Warning over 'surveillance state'
2009-02-06, BBC News
Posted: 2009-02-15 09:45:52
http://news.bbc.co.uk/2/hi/uk_news/politics/7872425.stm

Electronic surveillance and collection of personal data are "pervasive" in British society and threaten to undermine democracy, peers [in the House of Lords] have warned. CCTV cameras and the DNA database were two examples of threats to privacy, the Lords constitution committee said. It called for compensation for people subject to illegal surveillance. Civil liberties campaigners have warned about the risks of a "surveillance society" in which the state acquires ever-greater powers to track people's movements and retain personal data. In its report, the Lords constitution committee said growth in surveillance by both the state and the private sector risked threatening people's right to privacy, which it said was "an essential pre-requisite to the exercise of individual freedom". People were often unaware of the scale of personal information held and exchanged by public bodies, it said. "There can be no justification for this gradual but incessant creep towards every detail about us being recorded and pored over by the state," committee chairman and Tory peer Lord Goodlad said. "The huge rise in surveillance and data collection by the state and other organisations risks undermining the long-standing tradition of privacy and individual freedom which are vital for democracy," Lord Goodlad added. Human rights campaigners Liberty welcomed the report.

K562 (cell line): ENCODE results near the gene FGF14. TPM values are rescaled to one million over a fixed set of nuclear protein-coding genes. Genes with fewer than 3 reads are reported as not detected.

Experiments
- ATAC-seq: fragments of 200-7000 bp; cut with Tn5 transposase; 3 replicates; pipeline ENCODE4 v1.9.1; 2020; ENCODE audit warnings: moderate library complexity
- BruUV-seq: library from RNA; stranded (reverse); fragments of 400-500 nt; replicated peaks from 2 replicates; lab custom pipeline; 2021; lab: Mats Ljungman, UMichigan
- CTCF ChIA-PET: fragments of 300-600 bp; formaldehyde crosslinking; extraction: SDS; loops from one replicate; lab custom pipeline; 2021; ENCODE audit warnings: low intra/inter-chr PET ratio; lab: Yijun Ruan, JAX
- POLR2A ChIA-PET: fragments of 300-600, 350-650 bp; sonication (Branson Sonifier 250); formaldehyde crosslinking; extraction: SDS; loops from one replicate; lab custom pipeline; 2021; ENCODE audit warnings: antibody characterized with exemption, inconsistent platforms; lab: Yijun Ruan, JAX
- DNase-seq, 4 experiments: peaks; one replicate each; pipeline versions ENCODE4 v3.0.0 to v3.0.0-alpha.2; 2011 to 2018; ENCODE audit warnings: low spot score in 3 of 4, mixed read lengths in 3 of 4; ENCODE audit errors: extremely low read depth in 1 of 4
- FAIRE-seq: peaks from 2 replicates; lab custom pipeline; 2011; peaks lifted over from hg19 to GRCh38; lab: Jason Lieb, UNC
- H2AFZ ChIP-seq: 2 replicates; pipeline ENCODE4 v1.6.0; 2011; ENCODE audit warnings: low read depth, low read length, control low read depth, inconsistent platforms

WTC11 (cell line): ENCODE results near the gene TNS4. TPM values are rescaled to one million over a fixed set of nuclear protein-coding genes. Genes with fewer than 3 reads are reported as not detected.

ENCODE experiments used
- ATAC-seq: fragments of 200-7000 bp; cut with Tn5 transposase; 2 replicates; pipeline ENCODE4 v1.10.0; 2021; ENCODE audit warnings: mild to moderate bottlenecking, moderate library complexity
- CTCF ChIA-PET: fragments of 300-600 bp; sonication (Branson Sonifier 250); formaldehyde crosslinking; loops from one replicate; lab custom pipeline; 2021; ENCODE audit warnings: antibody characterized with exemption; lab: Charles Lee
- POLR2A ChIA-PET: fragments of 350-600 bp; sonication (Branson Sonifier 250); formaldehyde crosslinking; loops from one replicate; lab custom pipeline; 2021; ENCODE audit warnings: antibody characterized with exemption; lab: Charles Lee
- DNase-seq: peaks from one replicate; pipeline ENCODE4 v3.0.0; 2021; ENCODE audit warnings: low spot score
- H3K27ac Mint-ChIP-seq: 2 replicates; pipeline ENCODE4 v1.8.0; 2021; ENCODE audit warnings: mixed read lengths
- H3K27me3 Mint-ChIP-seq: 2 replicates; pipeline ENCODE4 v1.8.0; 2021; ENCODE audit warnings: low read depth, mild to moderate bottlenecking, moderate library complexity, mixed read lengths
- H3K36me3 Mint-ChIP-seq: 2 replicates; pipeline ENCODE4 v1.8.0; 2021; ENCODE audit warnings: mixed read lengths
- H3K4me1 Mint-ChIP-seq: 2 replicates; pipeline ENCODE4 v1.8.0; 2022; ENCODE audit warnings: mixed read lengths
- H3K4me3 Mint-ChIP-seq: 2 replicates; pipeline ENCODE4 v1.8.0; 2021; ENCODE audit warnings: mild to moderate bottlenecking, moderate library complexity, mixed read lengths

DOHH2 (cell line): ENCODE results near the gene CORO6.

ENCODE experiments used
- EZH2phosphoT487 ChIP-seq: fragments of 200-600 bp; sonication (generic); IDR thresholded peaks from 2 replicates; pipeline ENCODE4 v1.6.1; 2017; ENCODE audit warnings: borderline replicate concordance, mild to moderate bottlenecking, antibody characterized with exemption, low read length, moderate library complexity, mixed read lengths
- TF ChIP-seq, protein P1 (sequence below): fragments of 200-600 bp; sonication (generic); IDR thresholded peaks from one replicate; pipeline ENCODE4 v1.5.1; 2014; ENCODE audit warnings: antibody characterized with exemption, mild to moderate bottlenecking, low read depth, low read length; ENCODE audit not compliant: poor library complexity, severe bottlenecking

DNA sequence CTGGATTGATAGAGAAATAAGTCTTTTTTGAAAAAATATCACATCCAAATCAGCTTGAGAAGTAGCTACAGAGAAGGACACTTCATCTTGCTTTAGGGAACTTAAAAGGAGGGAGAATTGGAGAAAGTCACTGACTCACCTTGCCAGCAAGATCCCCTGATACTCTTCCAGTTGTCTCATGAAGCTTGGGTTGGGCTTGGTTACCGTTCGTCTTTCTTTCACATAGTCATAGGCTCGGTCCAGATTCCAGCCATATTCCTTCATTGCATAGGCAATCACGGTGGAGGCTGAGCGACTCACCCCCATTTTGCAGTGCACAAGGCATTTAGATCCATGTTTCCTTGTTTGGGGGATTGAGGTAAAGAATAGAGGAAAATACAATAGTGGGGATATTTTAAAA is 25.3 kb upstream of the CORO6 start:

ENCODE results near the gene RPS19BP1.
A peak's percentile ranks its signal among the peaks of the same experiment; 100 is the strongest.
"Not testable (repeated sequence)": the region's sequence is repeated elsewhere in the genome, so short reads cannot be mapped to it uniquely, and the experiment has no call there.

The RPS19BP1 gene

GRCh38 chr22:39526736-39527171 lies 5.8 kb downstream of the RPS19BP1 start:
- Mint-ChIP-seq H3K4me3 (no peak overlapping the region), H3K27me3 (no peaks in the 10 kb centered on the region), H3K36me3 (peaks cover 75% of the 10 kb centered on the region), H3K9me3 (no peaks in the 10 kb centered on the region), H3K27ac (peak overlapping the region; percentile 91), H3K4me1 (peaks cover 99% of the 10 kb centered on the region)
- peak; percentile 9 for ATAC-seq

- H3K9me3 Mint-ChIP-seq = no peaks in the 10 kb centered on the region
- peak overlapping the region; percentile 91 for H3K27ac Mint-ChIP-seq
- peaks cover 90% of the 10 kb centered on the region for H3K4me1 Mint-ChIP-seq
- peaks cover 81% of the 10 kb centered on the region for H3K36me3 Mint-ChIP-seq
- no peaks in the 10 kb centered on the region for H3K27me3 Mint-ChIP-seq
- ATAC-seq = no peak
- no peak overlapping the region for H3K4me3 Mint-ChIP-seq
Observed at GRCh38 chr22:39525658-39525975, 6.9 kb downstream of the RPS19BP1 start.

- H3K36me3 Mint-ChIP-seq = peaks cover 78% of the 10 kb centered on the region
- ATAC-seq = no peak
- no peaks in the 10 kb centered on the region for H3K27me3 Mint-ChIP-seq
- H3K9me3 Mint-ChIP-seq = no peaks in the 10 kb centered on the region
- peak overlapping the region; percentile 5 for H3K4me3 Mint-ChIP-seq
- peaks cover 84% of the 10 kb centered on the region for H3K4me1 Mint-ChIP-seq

Note: For key reports from major media sources on growing threats to privacy from governments and corporations, click here.


Intelligence Agencies' Databases Set to Be Linked